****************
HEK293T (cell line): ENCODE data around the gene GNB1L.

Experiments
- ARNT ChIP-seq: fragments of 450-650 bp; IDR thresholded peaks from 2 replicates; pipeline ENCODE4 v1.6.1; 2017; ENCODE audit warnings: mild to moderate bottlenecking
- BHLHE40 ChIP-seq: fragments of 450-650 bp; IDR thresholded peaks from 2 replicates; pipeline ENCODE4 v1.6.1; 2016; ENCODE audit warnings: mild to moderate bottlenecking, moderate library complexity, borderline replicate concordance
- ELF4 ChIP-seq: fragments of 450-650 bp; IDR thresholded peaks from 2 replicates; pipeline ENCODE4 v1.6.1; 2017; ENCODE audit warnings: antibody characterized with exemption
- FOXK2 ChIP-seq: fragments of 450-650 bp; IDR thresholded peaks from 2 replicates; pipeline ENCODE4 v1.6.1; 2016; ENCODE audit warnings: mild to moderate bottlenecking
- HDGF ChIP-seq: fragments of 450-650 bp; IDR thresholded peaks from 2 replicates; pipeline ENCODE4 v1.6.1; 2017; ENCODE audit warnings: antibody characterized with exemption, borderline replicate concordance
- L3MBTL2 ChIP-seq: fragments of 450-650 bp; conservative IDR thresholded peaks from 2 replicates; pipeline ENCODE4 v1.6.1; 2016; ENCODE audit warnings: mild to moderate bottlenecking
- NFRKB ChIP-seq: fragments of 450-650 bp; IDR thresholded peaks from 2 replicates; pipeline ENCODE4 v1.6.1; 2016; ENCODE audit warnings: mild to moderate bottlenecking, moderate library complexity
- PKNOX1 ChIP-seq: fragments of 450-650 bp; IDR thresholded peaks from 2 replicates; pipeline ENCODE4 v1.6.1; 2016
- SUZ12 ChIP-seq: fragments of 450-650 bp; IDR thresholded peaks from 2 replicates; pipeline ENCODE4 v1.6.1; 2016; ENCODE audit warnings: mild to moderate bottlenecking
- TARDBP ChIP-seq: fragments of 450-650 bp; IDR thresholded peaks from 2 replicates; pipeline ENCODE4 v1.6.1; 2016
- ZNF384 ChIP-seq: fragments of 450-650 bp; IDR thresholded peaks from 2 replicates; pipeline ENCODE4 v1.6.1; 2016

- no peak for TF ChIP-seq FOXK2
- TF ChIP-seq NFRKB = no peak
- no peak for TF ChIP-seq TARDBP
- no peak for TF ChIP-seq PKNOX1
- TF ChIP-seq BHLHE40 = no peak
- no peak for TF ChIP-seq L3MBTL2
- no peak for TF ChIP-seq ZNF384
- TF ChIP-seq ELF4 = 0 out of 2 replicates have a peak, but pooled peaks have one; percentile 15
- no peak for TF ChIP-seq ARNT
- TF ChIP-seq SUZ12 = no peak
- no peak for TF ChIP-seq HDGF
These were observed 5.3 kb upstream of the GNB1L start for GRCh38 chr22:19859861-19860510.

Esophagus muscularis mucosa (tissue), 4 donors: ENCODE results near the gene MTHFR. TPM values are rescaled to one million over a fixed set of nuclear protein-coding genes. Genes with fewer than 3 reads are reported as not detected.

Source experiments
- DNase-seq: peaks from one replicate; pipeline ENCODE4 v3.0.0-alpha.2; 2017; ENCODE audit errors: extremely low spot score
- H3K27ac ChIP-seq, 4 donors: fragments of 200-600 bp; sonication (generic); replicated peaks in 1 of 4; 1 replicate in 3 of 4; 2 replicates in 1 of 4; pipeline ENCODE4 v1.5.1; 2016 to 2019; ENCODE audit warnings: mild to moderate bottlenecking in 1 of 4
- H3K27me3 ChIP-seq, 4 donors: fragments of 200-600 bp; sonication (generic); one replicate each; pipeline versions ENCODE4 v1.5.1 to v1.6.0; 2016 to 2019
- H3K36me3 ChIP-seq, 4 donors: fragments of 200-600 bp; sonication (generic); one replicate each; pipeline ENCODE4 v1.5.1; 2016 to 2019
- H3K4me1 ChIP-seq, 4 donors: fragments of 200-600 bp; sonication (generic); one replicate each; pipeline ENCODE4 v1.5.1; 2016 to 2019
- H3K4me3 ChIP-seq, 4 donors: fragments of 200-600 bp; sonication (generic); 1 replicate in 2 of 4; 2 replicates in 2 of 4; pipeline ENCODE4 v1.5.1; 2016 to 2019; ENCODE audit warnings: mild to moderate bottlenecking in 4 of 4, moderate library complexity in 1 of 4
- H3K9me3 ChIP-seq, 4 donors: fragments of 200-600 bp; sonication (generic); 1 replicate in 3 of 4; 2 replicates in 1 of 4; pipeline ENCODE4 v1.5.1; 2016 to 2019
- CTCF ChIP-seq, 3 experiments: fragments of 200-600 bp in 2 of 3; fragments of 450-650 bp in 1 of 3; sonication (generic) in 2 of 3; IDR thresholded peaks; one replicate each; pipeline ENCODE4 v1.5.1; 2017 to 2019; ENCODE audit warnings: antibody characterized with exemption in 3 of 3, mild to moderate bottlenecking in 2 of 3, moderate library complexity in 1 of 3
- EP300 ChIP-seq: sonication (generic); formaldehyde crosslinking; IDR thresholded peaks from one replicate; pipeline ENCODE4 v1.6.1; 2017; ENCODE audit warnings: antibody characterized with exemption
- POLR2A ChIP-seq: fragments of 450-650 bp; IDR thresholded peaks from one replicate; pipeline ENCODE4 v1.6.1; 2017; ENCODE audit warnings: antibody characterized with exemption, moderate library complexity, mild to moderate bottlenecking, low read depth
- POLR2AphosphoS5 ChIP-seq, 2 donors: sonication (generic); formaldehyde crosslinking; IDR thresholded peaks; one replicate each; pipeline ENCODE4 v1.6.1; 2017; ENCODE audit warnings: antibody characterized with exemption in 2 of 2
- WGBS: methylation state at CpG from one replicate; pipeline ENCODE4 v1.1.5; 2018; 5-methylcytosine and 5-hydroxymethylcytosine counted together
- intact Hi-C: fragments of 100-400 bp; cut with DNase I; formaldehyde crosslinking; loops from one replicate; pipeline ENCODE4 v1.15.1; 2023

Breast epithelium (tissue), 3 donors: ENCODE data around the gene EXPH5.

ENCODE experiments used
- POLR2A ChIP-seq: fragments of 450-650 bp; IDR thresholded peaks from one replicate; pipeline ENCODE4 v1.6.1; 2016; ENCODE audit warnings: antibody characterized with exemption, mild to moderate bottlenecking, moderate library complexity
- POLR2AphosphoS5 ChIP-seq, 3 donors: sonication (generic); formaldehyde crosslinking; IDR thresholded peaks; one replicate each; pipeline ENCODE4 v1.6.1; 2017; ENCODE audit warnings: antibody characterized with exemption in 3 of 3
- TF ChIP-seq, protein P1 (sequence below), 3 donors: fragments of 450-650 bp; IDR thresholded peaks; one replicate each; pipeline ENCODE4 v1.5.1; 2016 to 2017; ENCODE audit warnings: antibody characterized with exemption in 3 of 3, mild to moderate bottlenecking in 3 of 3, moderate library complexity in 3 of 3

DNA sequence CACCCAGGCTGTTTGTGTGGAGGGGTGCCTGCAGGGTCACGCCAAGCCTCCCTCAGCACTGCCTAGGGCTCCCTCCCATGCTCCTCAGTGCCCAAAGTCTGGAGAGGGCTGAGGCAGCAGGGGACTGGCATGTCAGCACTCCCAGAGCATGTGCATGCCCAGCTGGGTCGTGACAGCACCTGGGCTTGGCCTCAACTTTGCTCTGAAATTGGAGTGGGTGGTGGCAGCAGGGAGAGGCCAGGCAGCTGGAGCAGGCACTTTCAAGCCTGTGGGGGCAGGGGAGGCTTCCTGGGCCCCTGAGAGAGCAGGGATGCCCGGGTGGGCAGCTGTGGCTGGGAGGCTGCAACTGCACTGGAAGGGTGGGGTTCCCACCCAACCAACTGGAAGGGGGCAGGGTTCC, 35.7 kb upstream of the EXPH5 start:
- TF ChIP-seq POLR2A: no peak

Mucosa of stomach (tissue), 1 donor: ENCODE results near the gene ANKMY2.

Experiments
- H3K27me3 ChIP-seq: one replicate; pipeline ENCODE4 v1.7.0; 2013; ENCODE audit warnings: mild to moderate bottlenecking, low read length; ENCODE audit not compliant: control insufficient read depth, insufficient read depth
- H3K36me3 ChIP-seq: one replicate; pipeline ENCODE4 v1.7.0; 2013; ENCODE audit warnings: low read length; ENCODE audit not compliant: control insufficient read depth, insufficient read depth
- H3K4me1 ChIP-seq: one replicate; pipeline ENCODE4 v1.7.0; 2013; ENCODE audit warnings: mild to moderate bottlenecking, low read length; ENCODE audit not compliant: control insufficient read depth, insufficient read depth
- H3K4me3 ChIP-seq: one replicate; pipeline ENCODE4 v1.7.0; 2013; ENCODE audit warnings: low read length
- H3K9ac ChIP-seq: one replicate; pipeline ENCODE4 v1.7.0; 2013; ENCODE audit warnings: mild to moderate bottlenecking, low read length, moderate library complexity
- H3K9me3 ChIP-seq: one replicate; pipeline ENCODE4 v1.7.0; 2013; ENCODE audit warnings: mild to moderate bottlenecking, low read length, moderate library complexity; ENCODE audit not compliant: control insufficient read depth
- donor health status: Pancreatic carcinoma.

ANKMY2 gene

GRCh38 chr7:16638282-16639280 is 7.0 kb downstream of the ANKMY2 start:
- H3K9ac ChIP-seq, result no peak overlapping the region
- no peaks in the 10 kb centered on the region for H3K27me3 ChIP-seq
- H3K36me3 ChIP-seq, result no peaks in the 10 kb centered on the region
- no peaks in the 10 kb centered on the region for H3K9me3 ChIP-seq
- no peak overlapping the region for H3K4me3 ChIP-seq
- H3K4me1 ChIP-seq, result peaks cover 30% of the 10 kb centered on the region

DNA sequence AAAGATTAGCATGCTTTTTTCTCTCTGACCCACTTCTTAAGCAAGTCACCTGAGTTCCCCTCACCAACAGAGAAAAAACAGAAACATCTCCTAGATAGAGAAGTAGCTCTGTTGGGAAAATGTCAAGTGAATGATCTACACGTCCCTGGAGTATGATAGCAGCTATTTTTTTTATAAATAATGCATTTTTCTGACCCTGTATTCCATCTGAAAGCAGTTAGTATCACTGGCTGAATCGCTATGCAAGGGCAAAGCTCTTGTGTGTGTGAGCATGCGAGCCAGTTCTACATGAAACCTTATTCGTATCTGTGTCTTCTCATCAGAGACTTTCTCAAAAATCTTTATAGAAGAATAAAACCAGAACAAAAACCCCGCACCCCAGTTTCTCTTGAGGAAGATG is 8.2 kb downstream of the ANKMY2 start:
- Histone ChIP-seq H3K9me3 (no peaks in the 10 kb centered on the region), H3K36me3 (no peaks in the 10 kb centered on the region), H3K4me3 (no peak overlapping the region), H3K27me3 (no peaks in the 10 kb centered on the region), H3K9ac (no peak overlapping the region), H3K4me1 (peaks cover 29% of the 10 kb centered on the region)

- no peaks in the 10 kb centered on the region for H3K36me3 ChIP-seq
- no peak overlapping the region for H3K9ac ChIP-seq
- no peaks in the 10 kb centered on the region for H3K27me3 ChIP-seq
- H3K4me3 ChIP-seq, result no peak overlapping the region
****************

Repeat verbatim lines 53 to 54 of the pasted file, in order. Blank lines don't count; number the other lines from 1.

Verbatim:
- H3K4me3 ChIP-seq: one replicate; pipeline ENCODE4 v1.7.0; 2013; ENCODE audit warnings: low read length
- H3K9ac ChIP-seq: one replicate; pipeline ENCODE4 v1.7.0; 2013; ENCODE audit warnings: mild to moderate bottlenecking, low read length, moderate library complexity